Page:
A brief look at the short end of ocean cruising, by Lindsay Wright.
There’s a certain appeal to a boat design called SCAMP. According to the Oxford dictionary, it means ‘rascal’ or ‘rogue’ and the verb form is even better. To scamper is to ‘run’ and ‘skip.’
Perfect for a 3.64m pram-bowed cruising yacht like the one being readied for launching from Steve Grimwood’s shed in Inglewood, Taranaki.
SCAMP is an acronym of the American Small Craft Advisor Magazine, a periodical published in Washington State, USA, with Project tacked on. Publishers Craig Wagner and Josh Colvin had sailed over 70 boats for the magazine and wanted a boat that was easy to build and shallow enough to go gunkholing in their Columbia River. But also capable of handling the challenging conditions produced by the river, wind and tidal conditions.
So they contacted Kiwi designer John Welsford, who drew a design to suit their requirements. “SCAMP is number 6 in a series of very beamy shallow-bodied designs with a distinctive high-positioned pram bow,” says John. “They all work really well, can carry huge loads for their size, are well-balanced and sail well. I’ve learned something from every one of them.”
The SCAMP plans were sent to the US in 2010 and by October that year the first SCAMP was up and sailing. By 2011 SCAMPS were sprouting all over the world. Over 340 sets of plans have been sold and about 60 boats launched.
Among those is Inglewood boatbuilder, Steve Grimwood, an English immigrant to New Zealand who had worked on superyacht joinery at Fitzroy Yachts. After Fitzroy’s demise Steve worked for six years building a 12.5m Peterson Coaster schooner with owner Bob Millen. But his after-hours project was a SCAMP, Cloud Nine, immaculately assembled in a purpose-built shed beside his house.
“I wanted a boat to get out and explore the Taranaki coastline,” he says. He means a few hundred miles of rocky reefbound shoreline and stormy Tasman weather, where sheltered anchorages are rare and only one or two bar-blockaded river mouths offer any chance of shelter outside Port Taranaki.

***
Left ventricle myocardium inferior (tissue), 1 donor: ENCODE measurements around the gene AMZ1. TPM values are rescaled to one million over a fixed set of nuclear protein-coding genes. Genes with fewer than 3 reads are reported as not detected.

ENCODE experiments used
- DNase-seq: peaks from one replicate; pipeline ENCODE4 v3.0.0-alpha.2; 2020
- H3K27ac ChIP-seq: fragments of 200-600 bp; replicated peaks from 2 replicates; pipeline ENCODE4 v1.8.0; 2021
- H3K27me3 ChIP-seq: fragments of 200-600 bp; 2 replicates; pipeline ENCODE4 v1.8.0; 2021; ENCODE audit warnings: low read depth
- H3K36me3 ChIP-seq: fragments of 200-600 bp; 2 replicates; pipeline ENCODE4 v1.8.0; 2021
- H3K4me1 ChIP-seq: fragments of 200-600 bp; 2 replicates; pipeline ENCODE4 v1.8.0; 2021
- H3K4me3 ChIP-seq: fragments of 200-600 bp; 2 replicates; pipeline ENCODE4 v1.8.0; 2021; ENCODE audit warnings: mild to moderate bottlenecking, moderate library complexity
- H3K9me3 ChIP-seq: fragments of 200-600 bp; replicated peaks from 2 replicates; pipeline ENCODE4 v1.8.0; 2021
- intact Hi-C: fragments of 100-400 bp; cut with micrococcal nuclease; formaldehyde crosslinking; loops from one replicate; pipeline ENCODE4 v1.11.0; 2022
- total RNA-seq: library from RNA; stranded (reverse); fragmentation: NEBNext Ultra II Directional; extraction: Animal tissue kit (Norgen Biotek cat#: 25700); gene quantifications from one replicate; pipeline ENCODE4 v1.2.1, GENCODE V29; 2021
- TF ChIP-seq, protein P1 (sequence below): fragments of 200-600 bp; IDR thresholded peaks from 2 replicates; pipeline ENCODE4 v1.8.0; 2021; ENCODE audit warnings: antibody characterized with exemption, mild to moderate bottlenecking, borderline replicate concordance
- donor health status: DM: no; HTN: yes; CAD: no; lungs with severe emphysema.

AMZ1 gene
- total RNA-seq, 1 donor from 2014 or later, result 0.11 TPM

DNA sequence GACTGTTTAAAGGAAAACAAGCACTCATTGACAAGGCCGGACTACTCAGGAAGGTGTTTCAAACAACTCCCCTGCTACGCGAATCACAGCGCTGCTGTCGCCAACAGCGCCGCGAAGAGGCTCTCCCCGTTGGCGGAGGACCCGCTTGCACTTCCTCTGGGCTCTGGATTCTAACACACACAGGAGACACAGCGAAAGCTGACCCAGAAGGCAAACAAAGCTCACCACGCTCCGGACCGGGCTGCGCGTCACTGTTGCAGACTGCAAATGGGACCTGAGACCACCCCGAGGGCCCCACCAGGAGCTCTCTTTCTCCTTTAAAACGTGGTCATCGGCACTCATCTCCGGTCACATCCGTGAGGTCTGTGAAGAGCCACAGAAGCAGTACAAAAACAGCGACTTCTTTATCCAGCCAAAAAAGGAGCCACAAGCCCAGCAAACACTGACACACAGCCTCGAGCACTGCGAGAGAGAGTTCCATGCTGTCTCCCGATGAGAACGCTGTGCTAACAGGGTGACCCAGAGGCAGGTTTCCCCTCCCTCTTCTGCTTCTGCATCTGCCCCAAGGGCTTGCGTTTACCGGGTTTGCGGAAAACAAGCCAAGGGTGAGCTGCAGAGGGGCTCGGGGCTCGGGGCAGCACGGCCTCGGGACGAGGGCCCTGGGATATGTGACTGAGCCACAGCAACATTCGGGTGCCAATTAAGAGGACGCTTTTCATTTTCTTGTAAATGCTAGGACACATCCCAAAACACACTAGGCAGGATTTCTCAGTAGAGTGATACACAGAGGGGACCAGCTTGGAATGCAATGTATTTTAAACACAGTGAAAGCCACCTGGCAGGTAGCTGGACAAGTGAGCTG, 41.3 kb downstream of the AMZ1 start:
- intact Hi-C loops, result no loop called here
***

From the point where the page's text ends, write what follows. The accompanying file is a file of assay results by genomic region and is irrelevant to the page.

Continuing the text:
After three years of part-time work, Cloud Nine took to the water but a local chap had taken a shine to the doughty little cruiser and made Steve an offer he couldn’t refuse shortly after her launching.
“So I started another one for myself. The first thing was to order eight sheets of meranti marine plywood. The bottom is 12mm, the planking 9mm and decks and cabin 6mm. The beauty of them is that you build the boats upright on their flat bottom.
“It forms the furniture and structural members – there are no temporary frames or moulds. The overlaps in the glued lapstrake hull give longitudinal strength – and make them stiff and safe.
And the pram bow means that you don’t have to bend the planks and that allows the boat to have more beam.” The design, with perky sheerline and generous ends, has a beam of 1.63m.
The boats have a centreboard case offset to starboard under the cockpit seats which gives her a draft of 180mm with the board up and 765mm with it down. Sleeping in the cockpit, under a boom tent, there is one 1.9m berth and another 2.5m long.
Steve’s called the new boat Red Dwarf and says he may vary the balanced lug rig on the plans with a gaff and topsail for a more traditional look. “The balanced lug is 9.3m2, so it’ll be interesting to see how it goes. That’s another beauty of a small boat – you can experiment without it costing a fortune.”
Five separate buoyancy tanks – one forward under the cuddy, two aft and two under the cockpit seats – make for a very stiff little boat and 77kg of water ballast can be added under the cockpit sole by undoing a bung in the bottom and topping the tank off by hand. With 78kg internal ballast added, she has a ballast:displacement ratio of about 40%.
Two small keels or runners are fitted to Red Dwarf’s flat bottom for beaching. “I just epoxied terylene webbing to them for abrasion,” says Steve. All up the hull weighs about 190kg.
The first fibreglass versions of the boat were built in the US in 2013 and DIY kits of CNC-cut plywood can be bought for $US2,800 ($NZ4,278) in that country.
Prospective owners can attend ‘SCAMP camps’ where they assemble their own kits in two weeks, overseen by boatbuilders and sometimes by John Welsford, and leave with hull and decks, ready for fitout.
“You just need basic carpentry tools – nothing flash,” Steve says. “I took two years to build Red Dwarf in my spare time, just mucking around in the evenings. Materials cost me about $5,500.”
The little pocket cruising boats have already seen use well beyond their design brief – one has sailed the 750nm Port Townsend-to-Alaska race, another did the 300nm Everglades Challenge in Florida and, at time of writing, one is being strengthened for an attempt to be the smallest boat to round Cape Horn.
“Most decent four-cylinder cars can tow a SCAMP – that broadens your cruising potential a bit,” says Steve. The boats can be rowed and sculled, or have a bracket fitted for a small outboard.
According to John Welsford, SCAMP is all about “minimalism, efficiency and ease of use” or the maximum of fun, building and sailing, for minimal financial input.
All boxes ticked.